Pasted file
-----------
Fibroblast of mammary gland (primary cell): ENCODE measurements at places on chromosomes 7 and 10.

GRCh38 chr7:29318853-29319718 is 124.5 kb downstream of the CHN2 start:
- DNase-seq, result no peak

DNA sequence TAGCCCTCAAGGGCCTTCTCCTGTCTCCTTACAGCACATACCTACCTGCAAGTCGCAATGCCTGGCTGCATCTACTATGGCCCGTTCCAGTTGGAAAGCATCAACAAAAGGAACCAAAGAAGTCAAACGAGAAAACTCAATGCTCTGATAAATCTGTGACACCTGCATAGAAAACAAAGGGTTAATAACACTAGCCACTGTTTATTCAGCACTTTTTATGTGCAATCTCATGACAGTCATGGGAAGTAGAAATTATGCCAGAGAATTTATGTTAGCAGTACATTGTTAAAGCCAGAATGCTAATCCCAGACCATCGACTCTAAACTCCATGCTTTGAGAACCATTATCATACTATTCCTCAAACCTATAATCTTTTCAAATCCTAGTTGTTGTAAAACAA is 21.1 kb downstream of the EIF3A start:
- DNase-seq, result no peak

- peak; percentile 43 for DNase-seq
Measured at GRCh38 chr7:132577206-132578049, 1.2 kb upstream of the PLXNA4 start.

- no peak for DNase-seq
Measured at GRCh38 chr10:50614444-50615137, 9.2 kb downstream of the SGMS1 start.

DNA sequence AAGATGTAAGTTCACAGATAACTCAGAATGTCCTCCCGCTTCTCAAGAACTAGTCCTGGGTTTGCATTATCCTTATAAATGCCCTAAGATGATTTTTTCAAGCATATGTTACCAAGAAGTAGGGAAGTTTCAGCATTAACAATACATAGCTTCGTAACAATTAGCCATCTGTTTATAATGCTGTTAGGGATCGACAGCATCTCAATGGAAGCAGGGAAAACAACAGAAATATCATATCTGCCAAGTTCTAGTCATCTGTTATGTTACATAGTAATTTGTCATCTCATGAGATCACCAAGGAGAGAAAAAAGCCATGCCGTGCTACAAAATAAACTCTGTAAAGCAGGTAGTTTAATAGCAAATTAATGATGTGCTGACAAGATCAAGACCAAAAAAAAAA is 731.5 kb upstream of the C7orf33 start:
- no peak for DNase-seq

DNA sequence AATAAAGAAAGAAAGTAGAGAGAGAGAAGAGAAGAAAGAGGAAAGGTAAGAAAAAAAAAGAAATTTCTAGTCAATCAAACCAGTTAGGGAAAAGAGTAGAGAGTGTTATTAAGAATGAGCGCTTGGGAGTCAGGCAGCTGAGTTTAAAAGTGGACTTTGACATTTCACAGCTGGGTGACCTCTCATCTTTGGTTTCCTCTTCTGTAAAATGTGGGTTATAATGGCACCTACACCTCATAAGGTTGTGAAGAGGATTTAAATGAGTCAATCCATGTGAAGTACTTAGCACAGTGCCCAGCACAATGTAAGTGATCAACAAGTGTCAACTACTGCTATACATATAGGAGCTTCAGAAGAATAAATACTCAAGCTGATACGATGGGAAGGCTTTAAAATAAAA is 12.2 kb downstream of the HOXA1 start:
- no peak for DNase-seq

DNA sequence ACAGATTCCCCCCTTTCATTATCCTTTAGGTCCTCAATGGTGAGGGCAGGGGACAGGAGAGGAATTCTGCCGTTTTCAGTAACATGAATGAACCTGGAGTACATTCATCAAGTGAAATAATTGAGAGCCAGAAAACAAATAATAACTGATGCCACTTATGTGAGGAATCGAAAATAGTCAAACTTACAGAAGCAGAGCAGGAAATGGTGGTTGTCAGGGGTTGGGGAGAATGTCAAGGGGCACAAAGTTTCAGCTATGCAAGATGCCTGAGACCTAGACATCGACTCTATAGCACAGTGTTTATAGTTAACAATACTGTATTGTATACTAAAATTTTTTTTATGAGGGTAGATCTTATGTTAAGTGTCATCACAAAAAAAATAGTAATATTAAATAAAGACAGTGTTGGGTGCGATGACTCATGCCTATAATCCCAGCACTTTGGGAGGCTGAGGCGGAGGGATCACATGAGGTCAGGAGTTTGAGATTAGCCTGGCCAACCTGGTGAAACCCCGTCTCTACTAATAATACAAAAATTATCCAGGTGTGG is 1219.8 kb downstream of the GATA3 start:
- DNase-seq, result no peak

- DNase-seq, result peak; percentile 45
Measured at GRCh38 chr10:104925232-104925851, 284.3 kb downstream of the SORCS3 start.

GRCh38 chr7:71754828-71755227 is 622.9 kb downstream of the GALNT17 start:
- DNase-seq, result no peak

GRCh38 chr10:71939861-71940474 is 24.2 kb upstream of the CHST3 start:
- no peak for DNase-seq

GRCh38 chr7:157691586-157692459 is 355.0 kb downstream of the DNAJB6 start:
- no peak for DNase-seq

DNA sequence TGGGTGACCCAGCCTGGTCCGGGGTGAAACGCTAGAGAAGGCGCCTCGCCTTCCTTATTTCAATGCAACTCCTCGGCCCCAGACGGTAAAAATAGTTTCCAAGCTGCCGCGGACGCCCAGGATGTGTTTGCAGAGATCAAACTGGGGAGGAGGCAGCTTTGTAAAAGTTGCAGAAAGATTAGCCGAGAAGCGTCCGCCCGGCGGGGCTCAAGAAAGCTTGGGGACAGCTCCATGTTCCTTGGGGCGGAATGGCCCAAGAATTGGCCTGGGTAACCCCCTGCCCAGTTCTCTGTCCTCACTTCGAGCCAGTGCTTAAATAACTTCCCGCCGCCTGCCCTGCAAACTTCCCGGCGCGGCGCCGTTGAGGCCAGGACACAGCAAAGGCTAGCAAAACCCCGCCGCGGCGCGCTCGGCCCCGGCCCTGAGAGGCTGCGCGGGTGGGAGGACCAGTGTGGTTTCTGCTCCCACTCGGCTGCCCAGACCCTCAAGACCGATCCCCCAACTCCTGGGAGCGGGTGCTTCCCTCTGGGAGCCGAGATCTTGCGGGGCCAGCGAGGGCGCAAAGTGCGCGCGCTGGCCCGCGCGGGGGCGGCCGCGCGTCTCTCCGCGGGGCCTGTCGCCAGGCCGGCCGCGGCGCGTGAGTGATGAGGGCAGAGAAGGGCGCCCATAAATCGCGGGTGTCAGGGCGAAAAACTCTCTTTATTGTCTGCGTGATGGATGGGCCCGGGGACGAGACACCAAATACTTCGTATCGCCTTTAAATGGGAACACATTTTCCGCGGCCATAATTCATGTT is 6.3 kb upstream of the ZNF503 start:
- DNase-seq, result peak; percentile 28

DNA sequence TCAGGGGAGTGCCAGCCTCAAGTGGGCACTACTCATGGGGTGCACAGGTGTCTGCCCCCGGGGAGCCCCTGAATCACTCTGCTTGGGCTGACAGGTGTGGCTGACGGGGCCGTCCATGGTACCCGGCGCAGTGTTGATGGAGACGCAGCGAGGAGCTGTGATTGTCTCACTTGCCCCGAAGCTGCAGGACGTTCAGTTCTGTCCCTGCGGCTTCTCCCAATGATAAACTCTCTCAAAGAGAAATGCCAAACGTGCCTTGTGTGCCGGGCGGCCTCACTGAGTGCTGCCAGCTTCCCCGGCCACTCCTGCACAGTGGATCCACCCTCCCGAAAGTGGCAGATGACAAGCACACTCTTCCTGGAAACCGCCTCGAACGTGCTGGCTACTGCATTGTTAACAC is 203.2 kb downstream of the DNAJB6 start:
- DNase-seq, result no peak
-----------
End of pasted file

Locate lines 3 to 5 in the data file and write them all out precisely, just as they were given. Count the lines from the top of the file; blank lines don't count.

- DNase-seq, result no peak

DNA sequence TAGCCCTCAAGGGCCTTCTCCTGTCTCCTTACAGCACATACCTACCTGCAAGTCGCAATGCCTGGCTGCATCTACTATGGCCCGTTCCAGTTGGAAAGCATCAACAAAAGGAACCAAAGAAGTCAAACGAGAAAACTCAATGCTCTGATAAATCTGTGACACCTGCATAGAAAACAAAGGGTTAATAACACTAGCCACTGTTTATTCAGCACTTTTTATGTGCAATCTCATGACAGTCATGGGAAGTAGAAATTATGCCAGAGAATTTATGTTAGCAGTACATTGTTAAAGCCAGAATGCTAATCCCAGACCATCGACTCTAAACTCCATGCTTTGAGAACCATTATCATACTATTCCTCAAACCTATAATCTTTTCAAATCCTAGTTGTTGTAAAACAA is 21.1 kb downstream of the EIF3A start:
- DNase-seq, result no peak